Tucked away in various corners of the world there are still peoples who are little recognized in the world, with scarcely a right to live anywhere. Many of them are distrusted because they have to survive by working in the margins of society. Often they are abused.
AlJazeera [thank you AlJazeera!] has been running a series of articles about a group that few of us ever heard of, the Rohingya. It seems that they are unwelcome everywhere. And of course they have a history of conflict with various other peoples, so they are regarded as troublemakers and on such grounds are abused. Subir Bhaumik, in his latest report calls them “the world’s most forgotten people.” Here are some of the things he says about them.
Bangladesh’s Awami League-led coalition government wants to send back all the
Rohingya refugees to Myanmar.
“They are Myanmar
citizens and we have sheltered them long enough. Now they must go back and
settle down in Myanmar,”
The Awami League … see
the Rohingya as religious bigots who support their rivals in Bangladesh’s
Islamic party, the Jamait-e-Islami.
Unwanted now in an
the Rohingya are also not wanted in their own country, Myanmar. Even
President Thein Sein has said on record that the Rohingyas are migrants from
the Chittagong region of neighbouring Bangladesh and not indigenous to Myanmar, so
they should be taken away to some other place.
The president is supported by many of his countrymen in his perceptions that the Rohingya are
“dangerous trouble-makers” and “Islamic Jihadis”. In late
July, dozens of Burmese in Yangon chanted slogans in front of a UN office in
Yangon: “Go back Rohingya, get out of Myanmar, we support our
president”. They blamed the Rohingya for the recent riots in Rakhine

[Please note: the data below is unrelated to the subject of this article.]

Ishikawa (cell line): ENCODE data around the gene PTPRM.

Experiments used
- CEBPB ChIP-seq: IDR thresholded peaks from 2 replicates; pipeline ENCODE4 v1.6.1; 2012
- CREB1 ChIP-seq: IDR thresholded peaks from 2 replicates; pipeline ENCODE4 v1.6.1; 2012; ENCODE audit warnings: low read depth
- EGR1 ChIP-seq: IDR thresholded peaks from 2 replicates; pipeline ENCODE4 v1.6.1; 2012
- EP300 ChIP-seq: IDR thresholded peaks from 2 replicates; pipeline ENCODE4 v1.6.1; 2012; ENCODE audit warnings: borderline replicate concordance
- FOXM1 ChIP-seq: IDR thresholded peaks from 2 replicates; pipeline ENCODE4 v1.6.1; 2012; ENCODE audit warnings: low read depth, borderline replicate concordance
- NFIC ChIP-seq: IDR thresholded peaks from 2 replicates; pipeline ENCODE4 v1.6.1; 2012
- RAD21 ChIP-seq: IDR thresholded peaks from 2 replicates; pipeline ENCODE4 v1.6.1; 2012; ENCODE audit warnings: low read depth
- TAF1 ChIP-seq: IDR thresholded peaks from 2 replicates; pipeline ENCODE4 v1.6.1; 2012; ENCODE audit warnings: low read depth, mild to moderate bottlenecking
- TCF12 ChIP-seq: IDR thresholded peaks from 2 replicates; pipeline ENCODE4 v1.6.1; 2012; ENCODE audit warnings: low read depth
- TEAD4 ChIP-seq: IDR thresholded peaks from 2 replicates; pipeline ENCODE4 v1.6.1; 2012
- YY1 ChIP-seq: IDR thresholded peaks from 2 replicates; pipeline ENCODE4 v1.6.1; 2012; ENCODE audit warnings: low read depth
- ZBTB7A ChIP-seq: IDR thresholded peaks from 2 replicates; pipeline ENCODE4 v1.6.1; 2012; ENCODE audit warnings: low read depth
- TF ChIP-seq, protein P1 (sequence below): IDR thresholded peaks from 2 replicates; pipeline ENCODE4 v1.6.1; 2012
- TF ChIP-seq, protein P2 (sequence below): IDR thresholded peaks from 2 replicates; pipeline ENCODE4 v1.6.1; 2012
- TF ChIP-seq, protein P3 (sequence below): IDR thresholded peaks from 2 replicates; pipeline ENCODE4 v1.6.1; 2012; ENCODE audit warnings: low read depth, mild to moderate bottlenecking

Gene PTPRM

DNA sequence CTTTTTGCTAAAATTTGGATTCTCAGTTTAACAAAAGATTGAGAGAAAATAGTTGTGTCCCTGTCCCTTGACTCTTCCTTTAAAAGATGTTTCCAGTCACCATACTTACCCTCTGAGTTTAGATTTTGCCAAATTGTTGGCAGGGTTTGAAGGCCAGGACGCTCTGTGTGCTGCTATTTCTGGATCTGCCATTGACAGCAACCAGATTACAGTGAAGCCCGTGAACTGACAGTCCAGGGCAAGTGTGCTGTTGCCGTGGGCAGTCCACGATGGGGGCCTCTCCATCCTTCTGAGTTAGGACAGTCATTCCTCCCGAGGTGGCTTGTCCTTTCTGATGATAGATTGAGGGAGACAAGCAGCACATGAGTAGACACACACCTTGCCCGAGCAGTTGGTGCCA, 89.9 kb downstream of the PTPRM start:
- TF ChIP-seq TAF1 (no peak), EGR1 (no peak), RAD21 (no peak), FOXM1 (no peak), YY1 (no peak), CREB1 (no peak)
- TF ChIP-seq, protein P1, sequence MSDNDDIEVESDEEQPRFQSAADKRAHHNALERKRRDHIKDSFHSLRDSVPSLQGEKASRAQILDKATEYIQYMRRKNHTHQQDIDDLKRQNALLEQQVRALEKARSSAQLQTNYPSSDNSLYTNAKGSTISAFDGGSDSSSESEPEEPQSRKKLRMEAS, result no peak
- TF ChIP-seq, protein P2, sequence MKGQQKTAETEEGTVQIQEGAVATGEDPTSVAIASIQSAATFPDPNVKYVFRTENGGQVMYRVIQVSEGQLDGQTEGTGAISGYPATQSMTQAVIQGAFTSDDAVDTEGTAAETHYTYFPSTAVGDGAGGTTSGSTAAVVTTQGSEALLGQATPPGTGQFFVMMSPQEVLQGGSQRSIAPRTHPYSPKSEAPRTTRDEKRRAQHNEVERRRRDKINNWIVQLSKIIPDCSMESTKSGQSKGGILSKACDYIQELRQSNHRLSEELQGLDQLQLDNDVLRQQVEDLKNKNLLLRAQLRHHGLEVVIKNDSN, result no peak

(formerly Arakan) state, though UNHCR officials say the Rohingya have suffered
much more than the native Rakhines.More
than 60 of the nearly 80 killed in the riots in Rakhine state this summer are
Rohingya. The riots started after Rohingya men were accused of raping a Rakhine
woman, and spread when angry Rakhines went on a killing spree.
And nearly 100,000 of them have been displaced from their homes and
herded into makeshift camps.
The Buddhist Rakhines
and the Muslim Rohingya have a long tradition of intense hostility that goes
back to the steady flow of Muslim immigrants from Bengal’s Chittagong region
into Arakan province, migration that was encouraged by the British. Thousands
of Rakhines and Rohingya died in riots in Arakan in 1942 during the Second
World War. The Japanese also massacred large number of Rohingya because they
supported the British.
… the Rakhines and
the Burmese military junta … unleashed “Operation
King Dragon” in the Rohingya-dominated areas of Arakan in 1978. The mass torture and extra-judicial
killings, gang rapes and demolition of mosques forced nearly one-third of the
Rohingya population to flee to Bangladesh.
From there, many of them moved into India
enroute to Pakistan and
elsewhere in the Middle east.
…thousands of them have
been migrating to Pakistan
through India from the
refugee camps in Bangladesh.
During the course of her research, she found a lot of Rohingya women in the red
light districts of Karachi
and many Rohingya men in the port city’s thriving fishing industry.
After the prospects of migrating to Pakistan
and the Middle East began to dry up, Rohingya turned towards Malaysia, travelling there through Thailand.